The medal was presented to Dr. Robert Tjian (left) by
Dr. Joseph Rudnick, Dean of Physical Sciences.

On Saturday, November 13, 2010
the UCLA Department of Chemistry and Biochemistry
awarded the The 2010 Glenn T. Seaborg Medal to

Robert Tjian, Ph.D.
President, Howard Hughes Medical Institute
Professor, Department of Molecular and Cell Biology,
University of California, Berkeley
The 2010 Glenn T. Seaborg Medal was presented to Robert Tjian, Ph.D., President, Howard Hughes Medical Institute and Professor, Department of Molecular and Cell Biology, University of California, Berkeley. The symposium and medal dinner were held on November 13, 2010. The theme of the symposium was "Transcription, Stem Cells, and Differentiation". In addition to Professor Tjian, speakers included Professors Kathrin Plath (UCLA Department of Biological Chemistry), Konrad Hochedlinger (Harvard Stem Cell Institute & Howard Hughes Medical Institute), and Steven L. McKnight (University of Texas, Southwestern Medical Center).
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photos from the event
Robert Tjian Biography
Robert Tjian has made major contributions to the understanding of how genes work during three decades on the faculty of the University of California, Berkeley. He has been a Howard Hughes Medical Institute (HHMI) investigator since 1987, and was appointed president of the institute in 2009. HHMI is the second wealthiest philanthropic organization in the United States and the second best endowed medical research foundation in the world. As the President of HHMI, Tjian oversees its $14 billion endowment, the income from which provides support for approximately 350 HHMI investigators, including 13 Nobel Laureates and 141 members of the National Academy of Sciences, at universities across the nation.

In his own laboratory, Tjian researches the biochemical steps that control how genes are turned on and off, steps that are key to the process of decoding the human genome. He discovered proteins called transcription factors that bind to specific sites in DNA and play a critical role in controlling how genetic information is transcribed and translated into the thousands of biomolecules that control the growth and development of cells, tissues, and organisms. Tjian's laboratory has illuminated the relationship between disruptions in the process of transcription and human diseases such as cancer, diabetes, and Huntington's disease. More recently, he has begun studying how transcription factors control the differentiation of embryonic stem cells into muscle, liver, and neurons. His most recent interest is in the development of new approaches to image biochemical activities in living cells.

Tjian was born in Hong Kong, the youngest of nine children. His family fled China before the Communist Revolution and eventually settled in New Jersey. Known as a voracious consumer of scientific information and data, Tjian famously talked his way into the biochemistry laboratory of the late Daniel Koshland (the 2000 Seaborg medalist) as a Berkeley undergraduate—even though he had not yet taken a single biochemistry course.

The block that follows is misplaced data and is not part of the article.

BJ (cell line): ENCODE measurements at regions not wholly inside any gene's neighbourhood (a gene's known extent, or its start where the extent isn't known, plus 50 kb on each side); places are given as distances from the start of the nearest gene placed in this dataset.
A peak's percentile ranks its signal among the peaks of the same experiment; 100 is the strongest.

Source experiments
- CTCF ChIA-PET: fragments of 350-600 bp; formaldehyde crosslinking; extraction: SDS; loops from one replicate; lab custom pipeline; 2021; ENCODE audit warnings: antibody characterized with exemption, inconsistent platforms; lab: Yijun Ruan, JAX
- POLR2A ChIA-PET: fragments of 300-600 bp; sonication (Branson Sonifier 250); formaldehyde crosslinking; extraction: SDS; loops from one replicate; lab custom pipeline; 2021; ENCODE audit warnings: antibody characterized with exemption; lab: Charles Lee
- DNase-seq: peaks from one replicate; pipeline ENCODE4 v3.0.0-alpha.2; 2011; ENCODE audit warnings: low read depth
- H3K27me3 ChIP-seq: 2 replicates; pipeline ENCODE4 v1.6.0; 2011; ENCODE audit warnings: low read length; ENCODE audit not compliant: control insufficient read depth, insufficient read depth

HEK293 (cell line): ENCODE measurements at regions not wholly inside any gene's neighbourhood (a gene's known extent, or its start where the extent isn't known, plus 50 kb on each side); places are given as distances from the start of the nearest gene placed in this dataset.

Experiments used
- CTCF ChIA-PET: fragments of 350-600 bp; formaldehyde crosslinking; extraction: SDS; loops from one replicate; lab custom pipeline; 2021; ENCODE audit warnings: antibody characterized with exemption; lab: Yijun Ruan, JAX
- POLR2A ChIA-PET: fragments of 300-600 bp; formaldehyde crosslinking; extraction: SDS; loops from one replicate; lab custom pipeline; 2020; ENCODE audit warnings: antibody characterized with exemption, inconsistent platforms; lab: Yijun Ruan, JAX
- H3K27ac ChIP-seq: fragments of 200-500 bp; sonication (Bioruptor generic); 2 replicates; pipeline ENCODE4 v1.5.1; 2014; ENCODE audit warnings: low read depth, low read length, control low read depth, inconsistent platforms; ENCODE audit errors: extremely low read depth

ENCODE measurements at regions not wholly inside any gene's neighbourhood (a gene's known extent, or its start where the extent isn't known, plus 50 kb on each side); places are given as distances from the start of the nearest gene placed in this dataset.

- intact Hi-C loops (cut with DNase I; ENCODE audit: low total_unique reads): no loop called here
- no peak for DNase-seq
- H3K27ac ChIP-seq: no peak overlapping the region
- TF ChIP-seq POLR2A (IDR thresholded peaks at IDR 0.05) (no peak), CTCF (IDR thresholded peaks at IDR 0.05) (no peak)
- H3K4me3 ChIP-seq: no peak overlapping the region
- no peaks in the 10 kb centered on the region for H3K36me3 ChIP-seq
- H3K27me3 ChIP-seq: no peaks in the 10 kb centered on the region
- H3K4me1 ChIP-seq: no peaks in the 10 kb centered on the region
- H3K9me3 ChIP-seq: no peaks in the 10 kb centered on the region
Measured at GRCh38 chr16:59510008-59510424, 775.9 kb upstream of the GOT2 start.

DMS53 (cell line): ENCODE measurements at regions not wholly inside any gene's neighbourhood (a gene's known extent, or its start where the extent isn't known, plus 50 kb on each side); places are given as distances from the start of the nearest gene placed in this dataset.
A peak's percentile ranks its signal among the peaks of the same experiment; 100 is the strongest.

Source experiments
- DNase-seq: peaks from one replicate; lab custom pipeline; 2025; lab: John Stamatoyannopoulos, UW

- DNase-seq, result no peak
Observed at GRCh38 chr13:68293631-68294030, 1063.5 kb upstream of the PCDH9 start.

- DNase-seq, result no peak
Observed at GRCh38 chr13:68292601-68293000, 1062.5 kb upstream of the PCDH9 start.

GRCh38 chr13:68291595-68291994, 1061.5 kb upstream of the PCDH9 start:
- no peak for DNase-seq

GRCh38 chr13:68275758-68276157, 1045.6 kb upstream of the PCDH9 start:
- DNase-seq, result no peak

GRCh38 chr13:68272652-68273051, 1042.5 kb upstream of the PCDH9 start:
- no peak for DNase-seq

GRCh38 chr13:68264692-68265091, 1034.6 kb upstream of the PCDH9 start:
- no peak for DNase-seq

Tjian went on to receive a bachelor's degree in biochemistry from Berkeley in 1971 and a Ph.D. from Harvard University in 1976. After completing a postdoctoral fellowship at the Cold Spring Harbor Laboratory with James Watson, he joined the Berkeley faculty in 1979. At Berkeley, Tjian assumed a variety of leadership roles, including spearheading a major campus initiative to support and implement new paradigms for bioscience teaching and research. He is a member of the National Academy of Sciences and has received many awards honoring his scientific contributions, including the Alfred P. Sloan Prize from the General Motors Cancer Research Foundation and the Louisa Gross Horwitz Prize from Columbia University. He was named California Scientist of the Year in 1994.

Tjian and his wife Claudia, an attorney, have two daughters, Alexis (a 1997 UCLA graduate) and Lindsey.


Robert Tjian, Cold Spring Harbor Laboratory, 1978
2010 Seaborg Symposium Speakers
   Welcome & Session Chair I:
   Professor Albert Courey

Chair, UCLA Department of Chemistry and Biochemistry
   Professor Kathrin Plath
   UCLA Department of Biological Chemistry
   "Molecular Events in Reprogramming to Induced Pluripotency"
    Professor Konrad Hochedlinger
    Principal Faculty Member, Harvard Stem Cell Institute and Early Career Scientist,
     Howard Hughes Medical Institute

    "Mechanisms of Cellular Reprogramming"
   Session II Chair:
   Professor Stephen Smale

   UCLA Department of Microbiology, Immunology, and  Molecular Genetics
    Professor Steven L. McKnight
  University of Texas, Southwestern Medical Center, Distinquished Chair in Basic Biomedical Research,
    Sam G. Winstead and F. Andrew Bell Distinquished Chair in Biochemistry
    "Discovery of a Pro-Neurogenic, Neuroprotective Chemical"
    Professor Robert Tjian
    President, Howard Hughes Medical Institute, Professor, Department of Molecular and Cell Biology,
     University of California, Berkeley

    "Unexpected Mechanisms of Transcriptional Control Driving
     ES Cell Pluripotency  and Differentiation"
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Information webpage from 2010

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